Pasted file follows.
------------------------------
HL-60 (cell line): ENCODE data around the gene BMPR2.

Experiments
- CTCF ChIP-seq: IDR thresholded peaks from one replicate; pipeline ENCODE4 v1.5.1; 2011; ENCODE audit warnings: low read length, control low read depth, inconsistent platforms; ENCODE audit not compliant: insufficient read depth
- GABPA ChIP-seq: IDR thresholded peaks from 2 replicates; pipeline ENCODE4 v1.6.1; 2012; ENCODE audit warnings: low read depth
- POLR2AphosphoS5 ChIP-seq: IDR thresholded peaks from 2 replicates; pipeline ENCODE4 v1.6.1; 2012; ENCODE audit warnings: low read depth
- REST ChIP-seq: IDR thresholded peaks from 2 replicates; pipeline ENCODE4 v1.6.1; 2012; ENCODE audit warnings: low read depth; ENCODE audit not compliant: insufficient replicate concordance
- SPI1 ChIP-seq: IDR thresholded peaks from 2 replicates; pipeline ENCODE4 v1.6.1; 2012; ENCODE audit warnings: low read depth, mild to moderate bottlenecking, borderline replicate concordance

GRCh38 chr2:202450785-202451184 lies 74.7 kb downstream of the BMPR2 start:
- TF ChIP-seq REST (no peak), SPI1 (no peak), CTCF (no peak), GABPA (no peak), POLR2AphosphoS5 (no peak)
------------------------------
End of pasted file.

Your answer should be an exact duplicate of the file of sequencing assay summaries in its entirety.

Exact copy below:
HL-60 (cell line): ENCODE data around the gene BMPR2.

Experiments
- CTCF ChIP-seq: IDR thresholded peaks from one replicate; pipeline ENCODE4 v1.5.1; 2011; ENCODE audit warnings: low read length, control low read depth, inconsistent platforms; ENCODE audit not compliant: insufficient read depth
- GABPA ChIP-seq: IDR thresholded peaks from 2 replicates; pipeline ENCODE4 v1.6.1; 2012; ENCODE audit warnings: low read depth
- POLR2AphosphoS5 ChIP-seq: IDR thresholded peaks from 2 replicates; pipeline ENCODE4 v1.6.1; 2012; ENCODE audit warnings: low read depth
- REST ChIP-seq: IDR thresholded peaks from 2 replicates; pipeline ENCODE4 v1.6.1; 2012; ENCODE audit warnings: low read depth; ENCODE audit not compliant: insufficient replicate concordance
- SPI1 ChIP-seq: IDR thresholded peaks from 2 replicates; pipeline ENCODE4 v1.6.1; 2012; ENCODE audit warnings: low read depth, mild to moderate bottlenecking, borderline replicate concordance

GRCh38 chr2:202450785-202451184 lies 74.7 kb downstream of the BMPR2 start:
- TF ChIP-seq REST (no peak), SPI1 (no peak), CTCF (no peak), GABPA (no peak), POLR2AphosphoS5 (no peak)